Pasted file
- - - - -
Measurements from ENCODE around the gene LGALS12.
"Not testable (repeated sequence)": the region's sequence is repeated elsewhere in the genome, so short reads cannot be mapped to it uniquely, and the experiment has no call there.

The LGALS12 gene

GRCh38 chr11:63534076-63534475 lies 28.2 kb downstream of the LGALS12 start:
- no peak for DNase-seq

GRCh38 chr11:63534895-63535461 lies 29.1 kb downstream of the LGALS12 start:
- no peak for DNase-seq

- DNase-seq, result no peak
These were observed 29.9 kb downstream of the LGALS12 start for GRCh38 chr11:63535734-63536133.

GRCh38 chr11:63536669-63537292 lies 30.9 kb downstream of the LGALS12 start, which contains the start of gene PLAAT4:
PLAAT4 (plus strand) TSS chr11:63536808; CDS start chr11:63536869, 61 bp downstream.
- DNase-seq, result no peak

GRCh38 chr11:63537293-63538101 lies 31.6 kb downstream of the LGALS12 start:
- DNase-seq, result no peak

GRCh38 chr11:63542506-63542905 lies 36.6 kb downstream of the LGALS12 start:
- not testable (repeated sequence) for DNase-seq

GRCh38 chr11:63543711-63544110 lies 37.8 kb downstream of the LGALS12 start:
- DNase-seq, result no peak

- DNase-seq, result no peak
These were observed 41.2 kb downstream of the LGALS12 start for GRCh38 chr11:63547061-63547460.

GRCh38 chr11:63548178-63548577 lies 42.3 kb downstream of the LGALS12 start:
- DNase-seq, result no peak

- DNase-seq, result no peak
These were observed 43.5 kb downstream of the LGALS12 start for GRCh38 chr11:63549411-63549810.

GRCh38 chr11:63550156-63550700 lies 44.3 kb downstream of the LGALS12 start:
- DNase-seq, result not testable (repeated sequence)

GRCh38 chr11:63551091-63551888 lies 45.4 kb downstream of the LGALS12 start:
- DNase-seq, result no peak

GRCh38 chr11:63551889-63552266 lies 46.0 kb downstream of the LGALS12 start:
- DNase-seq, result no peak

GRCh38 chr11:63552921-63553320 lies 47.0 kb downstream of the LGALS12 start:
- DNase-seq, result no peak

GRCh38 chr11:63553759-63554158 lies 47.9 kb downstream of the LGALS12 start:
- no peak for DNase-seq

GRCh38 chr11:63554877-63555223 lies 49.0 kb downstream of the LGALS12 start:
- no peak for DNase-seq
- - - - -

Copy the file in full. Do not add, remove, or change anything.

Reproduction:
Measurements from ENCODE around the gene LGALS12.
"Not testable (repeated sequence)": the region's sequence is repeated elsewhere in the genome, so short reads cannot be mapped to it uniquely, and the experiment has no call there.

The LGALS12 gene

GRCh38 chr11:63534076-63534475 lies 28.2 kb downstream of the LGALS12 start:
- no peak for DNase-seq

GRCh38 chr11:63534895-63535461 lies 29.1 kb downstream of the LGALS12 start:
- no peak for DNase-seq

- DNase-seq, result no peak
These were observed 29.9 kb downstream of the LGALS12 start for GRCh38 chr11:63535734-63536133.

GRCh38 chr11:63536669-63537292 lies 30.9 kb downstream of the LGALS12 start, which contains the start of gene PLAAT4:
PLAAT4 (plus strand) TSS chr11:63536808; CDS start chr11:63536869, 61 bp downstream.
- DNase-seq, result no peak

GRCh38 chr11:63537293-63538101 lies 31.6 kb downstream of the LGALS12 start:
- DNase-seq, result no peak

GRCh38 chr11:63542506-63542905 lies 36.6 kb downstream of the LGALS12 start:
- not testable (repeated sequence) for DNase-seq

GRCh38 chr11:63543711-63544110 lies 37.8 kb downstream of the LGALS12 start:
- DNase-seq, result no peak

- DNase-seq, result no peak
These were observed 41.2 kb downstream of the LGALS12 start for GRCh38 chr11:63547061-63547460.

GRCh38 chr11:63548178-63548577 lies 42.3 kb downstream of the LGALS12 start:
- DNase-seq, result no peak

- DNase-seq, result no peak
These were observed 43.5 kb downstream of the LGALS12 start for GRCh38 chr11:63549411-63549810.

GRCh38 chr11:63550156-63550700 lies 44.3 kb downstream of the LGALS12 start:
- DNase-seq, result not testable (repeated sequence)

GRCh38 chr11:63551091-63551888 lies 45.4 kb downstream of the LGALS12 start:
- DNase-seq, result no peak

GRCh38 chr11:63551889-63552266 lies 46.0 kb downstream of the LGALS12 start:
- DNase-seq, result no peak

GRCh38 chr11:63552921-63553320 lies 47.0 kb downstream of the LGALS12 start:
- DNase-seq, result no peak

GRCh38 chr11:63553759-63554158 lies 47.9 kb downstream of the LGALS12 start:
- no peak for DNase-seq

GRCh38 chr11:63554877-63555223 lies 49.0 kb downstream of the LGALS12 start:
- no peak for DNase-seq